FREE PARK LIFE The East Bay Regional Park District is celebrating its 80th birthday by offering “free third Fridays” in its parks, including Tilden. From April to December, fees will be waived for a variety of park services, every third Friday of each month, which includes Friday, Aug. 15. On those days, you get free parking, free boat launching (note, boat launchers still have to pay for the required invasive mussel inspection); free entry for horses and dogs, free swimming, free fishing permits (anglers still have to possess a California state fishing license, for which there’s a fee. And there will still be fees for camping and for group picnic reservations); and there’s free entry to Ardenwood Historic Farm in Fremont (normally $2-$6). The Park District says Free Fridays are its way of thanking the public for eighty years of support. “A grass-roots movement provided the political momentum for establishment of the district back in 1934, and public support has been key to the district’s successes ever since.” … Continue reading »
Amber Gougis is going places, but she’s taking her own winding way. A thoughtful singer who infuses jazz with soul and brings an improvisation-laced sensibility to Chicago blues and mid-century R&B, she returns to the Cheese Board Collective in Berkeley on Wednesday. While she’s earned widespread respect around the Bay Area music scene, the Oakland singer decided to give up her every-other-week gig at the Gourmet Ghetto eatery after a two-year run to take a position as a nanny.
“I like having a steady job,” says Gougis, 30. “But I’m really excited to be back at the Cheese Board. It’s such a great place to develop as a musician. You can hire great musicians because it pays. It’s such a good environment. I really grew as a musician during those two years.” … Continue reading »
The dualities of life and art are never more apparent than they are in “Looking Intently: The James Cahill Legacy,” an intimate exhibit with boundless implications running now through December 21 at Berkeley Art Museum & Pacific Film Archive.
Even the exhibit itself is binary: the Chinese, Ming and Qing period paintings organized by Julia M. White, senior curator for Asian art and currently on display, will be “refreshed” in mid-October. It’s a bonanza, a two-for-one, as an entirely new set of mostly 15th to 16th century works from the late Professor Emeritus James Cahill’s “Ching Yuan Chai” collection is presented in the museum’s upper gallery for the exhibit’s “second rotation.” The unusual maneuver is both good for visitors—they get to see more of the exquisite collection—and for the paintings. By limiting the over-400-year-old paintings’ prolonged exposure to light and curtailing gravity’s pull while they hang; their delicacy and endurance are respected.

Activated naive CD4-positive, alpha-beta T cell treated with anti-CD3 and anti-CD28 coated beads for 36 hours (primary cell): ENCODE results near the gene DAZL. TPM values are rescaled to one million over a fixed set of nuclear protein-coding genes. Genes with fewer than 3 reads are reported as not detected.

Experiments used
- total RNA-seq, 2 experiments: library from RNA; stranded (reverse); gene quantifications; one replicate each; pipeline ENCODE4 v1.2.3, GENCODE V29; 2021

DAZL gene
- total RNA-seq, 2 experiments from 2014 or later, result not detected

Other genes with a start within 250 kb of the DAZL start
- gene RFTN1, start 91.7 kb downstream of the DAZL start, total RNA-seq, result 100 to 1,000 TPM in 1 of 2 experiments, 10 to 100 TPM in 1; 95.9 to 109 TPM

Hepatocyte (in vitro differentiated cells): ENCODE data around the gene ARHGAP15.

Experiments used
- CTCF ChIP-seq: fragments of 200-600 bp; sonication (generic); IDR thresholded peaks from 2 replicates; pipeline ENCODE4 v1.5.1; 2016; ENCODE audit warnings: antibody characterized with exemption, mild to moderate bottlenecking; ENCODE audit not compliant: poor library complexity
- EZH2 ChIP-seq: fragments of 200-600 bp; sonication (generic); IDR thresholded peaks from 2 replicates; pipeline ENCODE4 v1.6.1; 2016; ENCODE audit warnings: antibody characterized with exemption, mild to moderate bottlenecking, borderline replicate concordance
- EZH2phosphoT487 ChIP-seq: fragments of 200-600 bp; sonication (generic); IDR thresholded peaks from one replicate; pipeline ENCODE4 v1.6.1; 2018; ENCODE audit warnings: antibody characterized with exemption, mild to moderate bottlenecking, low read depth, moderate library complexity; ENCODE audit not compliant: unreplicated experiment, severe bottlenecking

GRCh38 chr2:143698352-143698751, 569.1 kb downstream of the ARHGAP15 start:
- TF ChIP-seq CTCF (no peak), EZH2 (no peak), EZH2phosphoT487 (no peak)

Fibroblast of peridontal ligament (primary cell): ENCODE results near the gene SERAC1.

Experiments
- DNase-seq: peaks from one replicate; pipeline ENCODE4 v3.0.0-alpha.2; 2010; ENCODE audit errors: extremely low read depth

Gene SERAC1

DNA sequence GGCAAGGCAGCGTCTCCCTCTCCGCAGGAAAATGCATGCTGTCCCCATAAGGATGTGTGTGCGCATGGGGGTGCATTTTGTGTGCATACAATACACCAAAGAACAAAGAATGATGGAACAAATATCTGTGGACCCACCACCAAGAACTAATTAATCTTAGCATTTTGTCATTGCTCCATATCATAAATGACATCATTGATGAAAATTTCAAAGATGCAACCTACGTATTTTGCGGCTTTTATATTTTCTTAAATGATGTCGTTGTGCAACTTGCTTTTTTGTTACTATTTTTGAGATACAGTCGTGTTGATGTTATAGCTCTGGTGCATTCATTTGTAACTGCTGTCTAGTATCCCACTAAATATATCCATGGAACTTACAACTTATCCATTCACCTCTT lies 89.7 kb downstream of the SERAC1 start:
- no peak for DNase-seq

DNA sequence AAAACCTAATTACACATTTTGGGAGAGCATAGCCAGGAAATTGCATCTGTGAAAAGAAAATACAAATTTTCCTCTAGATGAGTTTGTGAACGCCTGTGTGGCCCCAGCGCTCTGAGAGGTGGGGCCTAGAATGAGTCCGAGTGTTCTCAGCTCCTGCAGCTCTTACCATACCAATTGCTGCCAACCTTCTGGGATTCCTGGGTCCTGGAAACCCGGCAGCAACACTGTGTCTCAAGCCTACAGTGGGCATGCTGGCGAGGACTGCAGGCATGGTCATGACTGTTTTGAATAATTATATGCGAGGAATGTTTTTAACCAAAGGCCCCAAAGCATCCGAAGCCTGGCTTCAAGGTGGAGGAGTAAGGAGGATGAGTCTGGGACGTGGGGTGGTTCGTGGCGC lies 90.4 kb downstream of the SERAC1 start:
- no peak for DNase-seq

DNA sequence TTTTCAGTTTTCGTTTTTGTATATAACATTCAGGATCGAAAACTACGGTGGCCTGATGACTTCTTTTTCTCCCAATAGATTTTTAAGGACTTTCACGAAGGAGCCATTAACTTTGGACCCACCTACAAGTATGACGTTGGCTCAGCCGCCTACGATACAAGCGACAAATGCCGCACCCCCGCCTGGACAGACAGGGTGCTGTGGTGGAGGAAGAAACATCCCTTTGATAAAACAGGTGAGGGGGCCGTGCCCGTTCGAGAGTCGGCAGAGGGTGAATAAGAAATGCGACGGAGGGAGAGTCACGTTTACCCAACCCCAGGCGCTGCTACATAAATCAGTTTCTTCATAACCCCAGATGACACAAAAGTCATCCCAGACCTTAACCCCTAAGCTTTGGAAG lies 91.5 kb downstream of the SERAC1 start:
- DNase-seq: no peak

Cahill, born in Fort Bragg and a Berkeley High school graduate, went on to become a Fulbright Scholar, an award-winning author, a sought-after curator and guest lecturer, an acclaimed art history educator at UC Berkeley, and a widely-respected collector of East Asian art. … Continue reading »
TEEN SHREK This weekend, TeenStage will be performing “Shrek The Musical” at the Julia Morgan Theatre, 2640 College Avenue. Based on the popular 2001 kids movie, the musical follows an ogre and talking donkey on their adventure to save a princess from a fiery dragon. TeenStage is Berkeley Playhouse’s educational program, which features kids aged 12-18. The play lasts two and a half hours and will be shown four times this weekend: 7 p.m. on Friday, 1 p.m. and 6 p.m. on Saturday and 2 p.m. on Sunday. Tickets are $20 for general admission and $15 for youth general admission and can be bought at the Berkeley Playhouse website. … Continue reading »
When Noam Chomsky is asked to provide the topic for a speaking engagement many months in the future he’s said to suggest “The Conflict in the Middle East.” Perhaps the story is apocryphal, but the re-issue of clarinet/composer Beth Custer’s 2005 album “Respect As A Religion” provides a similar reminder that some topical themes sadly never seem to go out of date. With the US entangled in numerous hotspots and unstable regions, Custer figured the time was ripe to break out her underground hit “Empire of the United States,” the scathing, funk-laden bebop-informed denunciation of American foreign policy that opens the album.
“It’s probably not the greatest financial decision, but the album sold out the first pressing and I never ordered more,” says Custer, who brings an expanded version of her stellar band to Freight & Salvage on Saturday. “With all this ramping up to war I thought it seemed like the right time to bring it out again.” … Continue reading »
Berkeley filmmaker Abby Ginzberg first met Albie Sachs in San Francisco in the 1970s, when the white South African anti-apartheid attorney visited San Francisco. At the time, Ginzberg was a law student at Hastings and a member of the Lawyer’s Guild, which was charged with hosting Sachs, who was there to meet with other activists. A few decades later, Ginzberg is showing Sachs around the Bay Area once again, but this time he’s on screen, as the central figure in her new film “Soft Vengeance: Albie Sachs and the New South Africa.” … Continue reading »